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The bank of Grandma and Grandpa - foreign currency deposits for first time buyers.

Whilst it is not necessarily a trend per se, we have noticed an increase in the flow of capital coming in to the UK from abroad for the specific purpose of familial support for property purchases.

This might be a reflection of the ability of the baby-boomer generation to borrow for longer against less main-stream assets and a willingness on the part of family members to support buyers at the bottom of the property ladder.

A recent example of the this was presented to us and, noticing that it was not the first example of such a payment, we thought it not wholly irrelevant to touch some of the issues relatives commonly face when trying to support you from abroad.


Our client are a millenial couple looking to buy a property in London.

One of their grandmother's lives in Germany and wanted to help by sending money for a deposit.

The amount offered by the grandmother was EUR 75,000.

The first question asked by our client, the recipients, was 'what does that equate to in sterling'.

Understandably the recipient wanted to know the GBP value of the euro amount because that would help them assess what money they needed to provide themselves for the purchase.

One thing to note is that, if you have not yet had an offer accepted and your relative offers a certain foreign currency amount, you won't know the exact and definite GBP equivalent until you actually lock in an exchange rate.

It might be easier for our client to work out what they can contribute in GBP and then ask their grandmother to fill in the short fall to the tune of whatever euro figure needs to be exchanged.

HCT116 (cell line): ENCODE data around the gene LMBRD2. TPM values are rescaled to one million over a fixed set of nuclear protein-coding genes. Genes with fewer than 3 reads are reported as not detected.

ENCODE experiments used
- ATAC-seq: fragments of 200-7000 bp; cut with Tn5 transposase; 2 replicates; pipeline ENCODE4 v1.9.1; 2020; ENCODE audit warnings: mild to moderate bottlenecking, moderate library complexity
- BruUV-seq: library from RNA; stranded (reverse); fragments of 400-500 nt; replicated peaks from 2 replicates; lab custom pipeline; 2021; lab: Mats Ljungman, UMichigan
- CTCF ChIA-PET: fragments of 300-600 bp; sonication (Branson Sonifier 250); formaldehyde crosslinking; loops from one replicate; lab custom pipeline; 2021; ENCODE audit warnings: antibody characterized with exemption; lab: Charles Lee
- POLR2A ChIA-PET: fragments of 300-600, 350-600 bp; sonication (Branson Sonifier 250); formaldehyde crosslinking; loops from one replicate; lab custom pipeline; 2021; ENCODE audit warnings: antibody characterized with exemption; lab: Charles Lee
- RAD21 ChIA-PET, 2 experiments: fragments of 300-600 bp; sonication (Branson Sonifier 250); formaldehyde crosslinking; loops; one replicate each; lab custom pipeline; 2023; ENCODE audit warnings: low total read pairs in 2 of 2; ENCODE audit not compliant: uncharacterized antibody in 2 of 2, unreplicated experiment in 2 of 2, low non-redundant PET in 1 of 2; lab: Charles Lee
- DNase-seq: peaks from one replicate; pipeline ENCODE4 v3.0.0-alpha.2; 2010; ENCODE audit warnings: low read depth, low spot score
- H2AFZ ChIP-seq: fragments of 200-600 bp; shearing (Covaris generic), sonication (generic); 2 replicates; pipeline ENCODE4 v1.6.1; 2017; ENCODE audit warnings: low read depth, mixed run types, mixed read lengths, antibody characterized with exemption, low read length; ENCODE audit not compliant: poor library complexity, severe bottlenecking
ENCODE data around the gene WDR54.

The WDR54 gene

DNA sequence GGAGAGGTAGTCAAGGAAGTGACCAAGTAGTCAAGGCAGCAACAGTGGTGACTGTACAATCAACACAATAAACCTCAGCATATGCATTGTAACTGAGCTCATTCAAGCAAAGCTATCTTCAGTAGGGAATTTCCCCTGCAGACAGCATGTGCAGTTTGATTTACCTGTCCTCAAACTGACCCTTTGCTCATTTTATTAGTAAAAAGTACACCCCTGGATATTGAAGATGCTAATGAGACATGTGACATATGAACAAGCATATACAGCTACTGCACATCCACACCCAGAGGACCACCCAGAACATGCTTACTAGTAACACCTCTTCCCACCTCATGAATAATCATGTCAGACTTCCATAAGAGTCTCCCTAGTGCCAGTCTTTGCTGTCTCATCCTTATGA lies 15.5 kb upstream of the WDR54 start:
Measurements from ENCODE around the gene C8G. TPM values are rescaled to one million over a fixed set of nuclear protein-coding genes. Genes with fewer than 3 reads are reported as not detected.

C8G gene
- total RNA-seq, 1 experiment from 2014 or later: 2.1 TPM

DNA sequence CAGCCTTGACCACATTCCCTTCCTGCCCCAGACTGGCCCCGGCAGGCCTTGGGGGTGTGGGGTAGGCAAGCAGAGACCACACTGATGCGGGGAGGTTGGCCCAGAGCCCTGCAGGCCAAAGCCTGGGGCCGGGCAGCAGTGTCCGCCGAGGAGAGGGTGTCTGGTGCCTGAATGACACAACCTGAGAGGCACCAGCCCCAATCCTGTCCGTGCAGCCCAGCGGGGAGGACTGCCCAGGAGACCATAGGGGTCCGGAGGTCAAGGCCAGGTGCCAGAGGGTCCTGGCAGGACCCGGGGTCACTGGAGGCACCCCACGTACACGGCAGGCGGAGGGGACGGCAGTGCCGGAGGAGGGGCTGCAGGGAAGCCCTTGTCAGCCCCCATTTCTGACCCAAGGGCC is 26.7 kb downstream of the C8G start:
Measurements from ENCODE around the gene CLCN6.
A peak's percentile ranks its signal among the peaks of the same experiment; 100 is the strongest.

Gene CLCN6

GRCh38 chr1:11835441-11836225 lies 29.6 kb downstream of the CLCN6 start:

It is a little bit of a chicken and egg scenario we suppose.


Before being introduced to us, by an existing client, the couple were simply going to provide their GBP bank account details to the aforementioned grandmother.

The euro amount sent would then equate to whatever sum their bank chose to credit.

Their bank, Santander, is notoriously uncompetitive on rates of exchange for personal customers. We surmised that, worst case scenario, the couple might receive up to 5% fewer pounds than the current commercial rate, our rate, would have given them.

Simply by asking their grandmother to send her euros to our euro segregated account the couple could increase their buying power by that margin, or 5%, at best.

When we are trying to give comparisons and illustrations as to how much more competitive we are than a high street bank we aren't simply licking our finger, sticking in the air and guessing as to what their margin might be.

Our staff are in fact customers of a range of high street banking institutions. On any given day we call any of the big banks and ask them directly what rate of exchange we could expect as one of their customers, which we are.

These are the rates and figures we use for our illustrations.

It is totally fair to say that certain banks are more competitive than others, however, none are equipped to advise on the best contract or the terms of certain contracts and it is always the case that we can shave valuable percentage points off the rate to provide better value for our customers.

It just so happens that, in this example, this couple use one of the least competitive high street institutions - for personal currency exchange - for their day to day banking.


We provided the couple with our EUR client account details and asked them to provide these to the aforementioned grandmother.

All granny has to do is visit her bank, as she would were we not involved, and ask them to electronically send the euros to the account provided.

Granny needed to remember to tell her bank that she did not want the euro amount to arrive as sterling. She was simply sending euros as euros.


In this example our client is the couple receiving the funds from their grandmother.